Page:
Aside from its prevalence in Church of Iron’s collection of dumbbells and kettlebells, iron symbolizes the strength and toughness that the results-oriented facility strives to instill in its athletes. Certified strength and conditioning coaches oversee each of the facility’s programs and individual workouts, propelling their disciples toward newfound levels of power, stamina, and speed by refusing to let them give up. The coaches emphasize safety as much as they do intensity, making sure that shoulders stay even during weightlifting moves such as snatches and jerks and gently reproving students when they attempt to shot put each other across the room.
Mike Holman, a staffer for the U.S. Olympic track-and-field team, designs the facility’s endurance programs, which incorporate training masks that simulate running at various elevations. Sports-performance programs help teens and college-level athletes build speed with plyometrics, weighted sprints, and agility drills, and CrossFit programs welcome all ages and fitness levels with scalable workouts that incorporate bodyweight exercises, intense bursts of cardio, and heavy objects such as kettlebells and Liberty Bells.
Though it celebrates athleticism of all stripes, Sports of All Sorts Batting Cages specializes in training amateurs in America's pastime. Along with batting cages equipped for baseball and slow- or fast-pitch softball, the facility improves each player's game with a hitting and pitching tunnel and pitching mounds with L-screens. Seasoned players and area college coaches demonstrate batting skills at off-season baseball camps, which can be customized for groups of six or more.
The facility's multipurpose court hosts a range of activities such as basketball scrimmages, cheerleading practice, and royal curling tournaments while the king's ice rink gets remodeled. After practice, the arcade hosts rounds of air hockey, billiards, or video games, and Sports of All Sorts' bounce house and three-tiered indoor soft playground hosts the hopping of younger visitors.
The 1970s were a transformative time for the Cincinnati Reds. Over that decade, the Reds cast off the lingering shadows of controversy—the team's first NL Pennant and World Series title were overshadowed by the notorious "Black Sox" scandal—to become a dominant force in Major League Baseball. The Reds appeared in four Fall Classics during that stretch and won back-to-back titles in 1975 and 1976—the latter of which forever etched "The Big Red Machine" into baseball lore. Today, the Reds continue to build on their rich history at Great American Ball Park. There, fans can gaze the outfield walls and soak in views of the Ohio River and the hills of Northern Kentucky where Mr. Redlegs buys all of his mustache wax.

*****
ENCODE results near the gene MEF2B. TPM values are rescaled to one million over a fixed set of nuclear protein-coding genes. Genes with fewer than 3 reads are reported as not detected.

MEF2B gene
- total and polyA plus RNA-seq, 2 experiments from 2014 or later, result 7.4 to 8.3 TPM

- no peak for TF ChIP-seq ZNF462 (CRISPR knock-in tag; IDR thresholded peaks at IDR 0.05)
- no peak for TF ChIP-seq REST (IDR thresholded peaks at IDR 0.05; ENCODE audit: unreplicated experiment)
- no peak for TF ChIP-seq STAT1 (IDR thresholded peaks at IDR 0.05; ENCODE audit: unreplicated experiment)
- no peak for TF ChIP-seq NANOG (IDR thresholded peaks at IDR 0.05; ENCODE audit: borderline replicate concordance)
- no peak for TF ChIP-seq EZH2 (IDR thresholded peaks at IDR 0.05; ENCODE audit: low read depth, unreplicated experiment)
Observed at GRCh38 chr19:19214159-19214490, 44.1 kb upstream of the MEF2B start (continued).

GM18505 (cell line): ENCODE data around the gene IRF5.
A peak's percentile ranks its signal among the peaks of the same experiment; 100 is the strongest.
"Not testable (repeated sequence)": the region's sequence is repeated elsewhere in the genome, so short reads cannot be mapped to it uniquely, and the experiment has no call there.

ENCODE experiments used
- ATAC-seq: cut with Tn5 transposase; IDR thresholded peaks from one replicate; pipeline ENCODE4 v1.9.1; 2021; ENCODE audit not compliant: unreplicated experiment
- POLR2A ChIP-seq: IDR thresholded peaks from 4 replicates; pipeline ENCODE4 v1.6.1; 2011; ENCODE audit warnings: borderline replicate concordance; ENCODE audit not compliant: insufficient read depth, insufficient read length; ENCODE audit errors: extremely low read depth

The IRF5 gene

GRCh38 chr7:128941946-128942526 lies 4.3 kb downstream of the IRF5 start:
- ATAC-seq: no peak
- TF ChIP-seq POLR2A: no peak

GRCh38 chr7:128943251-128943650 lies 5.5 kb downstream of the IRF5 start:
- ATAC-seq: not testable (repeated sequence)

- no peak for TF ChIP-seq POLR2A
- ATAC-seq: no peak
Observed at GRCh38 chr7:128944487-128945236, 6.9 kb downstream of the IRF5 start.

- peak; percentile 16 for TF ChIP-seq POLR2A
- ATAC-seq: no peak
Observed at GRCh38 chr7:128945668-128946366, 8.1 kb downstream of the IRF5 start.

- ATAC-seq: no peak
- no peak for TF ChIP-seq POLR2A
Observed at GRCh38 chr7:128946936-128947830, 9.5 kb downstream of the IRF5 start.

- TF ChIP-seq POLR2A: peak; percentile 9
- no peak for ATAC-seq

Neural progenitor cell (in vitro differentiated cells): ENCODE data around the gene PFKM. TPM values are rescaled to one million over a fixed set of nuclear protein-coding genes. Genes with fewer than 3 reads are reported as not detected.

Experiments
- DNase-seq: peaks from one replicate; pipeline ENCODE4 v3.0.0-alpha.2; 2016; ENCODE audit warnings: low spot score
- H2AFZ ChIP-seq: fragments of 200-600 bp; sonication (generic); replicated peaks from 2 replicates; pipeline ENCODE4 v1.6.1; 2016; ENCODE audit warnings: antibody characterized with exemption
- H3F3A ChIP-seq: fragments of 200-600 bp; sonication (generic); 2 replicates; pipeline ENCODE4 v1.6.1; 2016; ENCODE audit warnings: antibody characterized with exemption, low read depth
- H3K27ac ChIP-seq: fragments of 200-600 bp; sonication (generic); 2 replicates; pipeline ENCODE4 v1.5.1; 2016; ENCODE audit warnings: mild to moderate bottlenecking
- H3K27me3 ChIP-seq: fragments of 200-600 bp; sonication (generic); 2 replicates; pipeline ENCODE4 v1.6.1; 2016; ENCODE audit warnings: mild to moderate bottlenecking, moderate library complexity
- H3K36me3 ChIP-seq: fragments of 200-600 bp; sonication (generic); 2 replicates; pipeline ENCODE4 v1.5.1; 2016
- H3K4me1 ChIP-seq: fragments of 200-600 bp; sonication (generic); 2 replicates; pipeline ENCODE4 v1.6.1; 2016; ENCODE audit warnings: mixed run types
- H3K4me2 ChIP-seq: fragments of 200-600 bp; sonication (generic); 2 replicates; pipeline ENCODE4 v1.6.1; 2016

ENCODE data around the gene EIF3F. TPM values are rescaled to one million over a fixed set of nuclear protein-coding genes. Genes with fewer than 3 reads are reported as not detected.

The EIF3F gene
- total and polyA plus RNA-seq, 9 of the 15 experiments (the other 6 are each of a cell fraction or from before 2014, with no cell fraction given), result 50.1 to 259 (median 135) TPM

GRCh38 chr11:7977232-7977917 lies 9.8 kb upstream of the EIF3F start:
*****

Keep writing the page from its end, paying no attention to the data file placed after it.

The gym can be an intimidating place for unexperienced exercisers, which is why Better Bodies introduced its Healthy Start training program. During the initial session, the staff uses a computer program called the Virtual Fitness Planner to reveal basic biometrics and calculate the likelihood of health risks such as type-2 diabetes. Once you're informed, you can take action by signing up for a personal-training session, attending a group-fitness class, or lifting on the fitness floor's Hammer Strength machines. For busy parents or particularly ripped nannies, Better Bodies also provides complimentary childcare services for members.
Times of play are different depending on the play area and day, so check the schedule before you go. This Groupon can also be applied toward birthday parties. Parents live vicariously through their kids because they’re secretly jealous of their ability to drink from totally awesome juice boxes without getting the stink-eye from the boss during company meetings. At Run, Jump,-n-Play, kids can do that and much more while interacting with others and benefiting from healthy exercise amid thousands of square feet of fun. While boinging in bounce houses ($7 on Tuesday, Wednesday, and Friday for kids older than two; $8 on Thursdays), swinging through playsets ($5), plinking phosphorescent balls ($4.95 for kids 3–7, $6.95 for 8+), and hurling larger phosphorescent orbs at neon-colored pins ($15 for a half-hour, $26 for one hour; up to five children per lane), kids also learn valuable independent skills that will help them develop socially en route to productive careers as princesses, astronauts, and ponies.
Though they operate more than 200 locations in upwards of 30 states, the team behind U.S. Baseball Academy aims to make each young athlete's experience a personal one. Their four- or six-week camps are taught by local instructors who are current or former coaches at the high school or college level, and typically offer a 6:1 or better player-to-teacher ratio for intense, professional-style training. The Academy's proven itinerary of hitting, pitching, fielding, and baserunning drills was developed by an advisory board of college coaches and Major League players, including Cy Young Award–winner and ace pitcher Brandon Webb.